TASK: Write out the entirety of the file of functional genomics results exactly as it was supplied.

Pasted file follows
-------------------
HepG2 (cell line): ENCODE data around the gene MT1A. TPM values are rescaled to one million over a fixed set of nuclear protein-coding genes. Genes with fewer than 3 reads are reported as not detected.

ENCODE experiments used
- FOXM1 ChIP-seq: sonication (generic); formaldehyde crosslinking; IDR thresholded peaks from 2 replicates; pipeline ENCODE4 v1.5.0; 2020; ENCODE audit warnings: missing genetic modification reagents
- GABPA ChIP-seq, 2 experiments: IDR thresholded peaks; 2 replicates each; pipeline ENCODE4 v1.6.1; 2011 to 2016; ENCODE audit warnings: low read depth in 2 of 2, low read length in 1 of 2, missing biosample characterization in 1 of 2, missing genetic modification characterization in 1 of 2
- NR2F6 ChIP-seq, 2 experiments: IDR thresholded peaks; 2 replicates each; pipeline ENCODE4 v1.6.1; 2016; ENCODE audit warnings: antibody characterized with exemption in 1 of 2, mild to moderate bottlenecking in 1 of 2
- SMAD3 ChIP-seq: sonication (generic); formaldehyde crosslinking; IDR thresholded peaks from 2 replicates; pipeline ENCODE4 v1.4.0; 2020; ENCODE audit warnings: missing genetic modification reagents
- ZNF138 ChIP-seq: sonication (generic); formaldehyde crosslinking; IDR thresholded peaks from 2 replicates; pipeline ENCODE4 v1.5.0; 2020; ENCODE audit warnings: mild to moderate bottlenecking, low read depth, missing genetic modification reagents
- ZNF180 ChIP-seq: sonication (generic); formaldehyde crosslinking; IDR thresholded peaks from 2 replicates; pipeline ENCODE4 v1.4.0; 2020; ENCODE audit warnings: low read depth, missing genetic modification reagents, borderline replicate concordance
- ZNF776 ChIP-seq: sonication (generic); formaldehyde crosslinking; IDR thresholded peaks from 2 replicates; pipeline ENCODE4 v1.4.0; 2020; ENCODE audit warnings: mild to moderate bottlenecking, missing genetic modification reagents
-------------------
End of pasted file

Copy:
HepG2 (cell line): ENCODE data around the gene MT1A. TPM values are rescaled to one million over a fixed set of nuclear protein-coding genes. Genes with fewer than 3 reads are reported as not detected.

ENCODE experiments used
- FOXM1 ChIP-seq: sonication (generic); formaldehyde crosslinking; IDR thresholded peaks from 2 replicates; pipeline ENCODE4 v1.5.0; 2020; ENCODE audit warnings: missing genetic modification reagents
- GABPA ChIP-seq, 2 experiments: IDR thresholded peaks; 2 replicates each; pipeline ENCODE4 v1.6.1; 2011 to 2016; ENCODE audit warnings: low read depth in 2 of 2, low read length in 1 of 2, missing biosample characterization in 1 of 2, missing genetic modification characterization in 1 of 2
- NR2F6 ChIP-seq, 2 experiments: IDR thresholded peaks; 2 replicates each; pipeline ENCODE4 v1.6.1; 2016; ENCODE audit warnings: antibody characterized with exemption in 1 of 2, mild to moderate bottlenecking in 1 of 2
- SMAD3 ChIP-seq: sonication (generic); formaldehyde crosslinking; IDR thresholded peaks from 2 replicates; pipeline ENCODE4 v1.4.0; 2020; ENCODE audit warnings: missing genetic modification reagents
- ZNF138 ChIP-seq: sonication (generic); formaldehyde crosslinking; IDR thresholded peaks from 2 replicates; pipeline ENCODE4 v1.5.0; 2020; ENCODE audit warnings: mild to moderate bottlenecking, low read depth, missing genetic modification reagents
- ZNF180 ChIP-seq: sonication (generic); formaldehyde crosslinking; IDR thresholded peaks from 2 replicates; pipeline ENCODE4 v1.4.0; 2020; ENCODE audit warnings: low read depth, missing genetic modification reagents, borderline replicate concordance
- ZNF776 ChIP-seq: sonication (generic); formaldehyde crosslinking; IDR thresholded peaks from 2 replicates; pipeline ENCODE4 v1.4.0; 2020; ENCODE audit warnings: mild to moderate bottlenecking, missing genetic modification reagents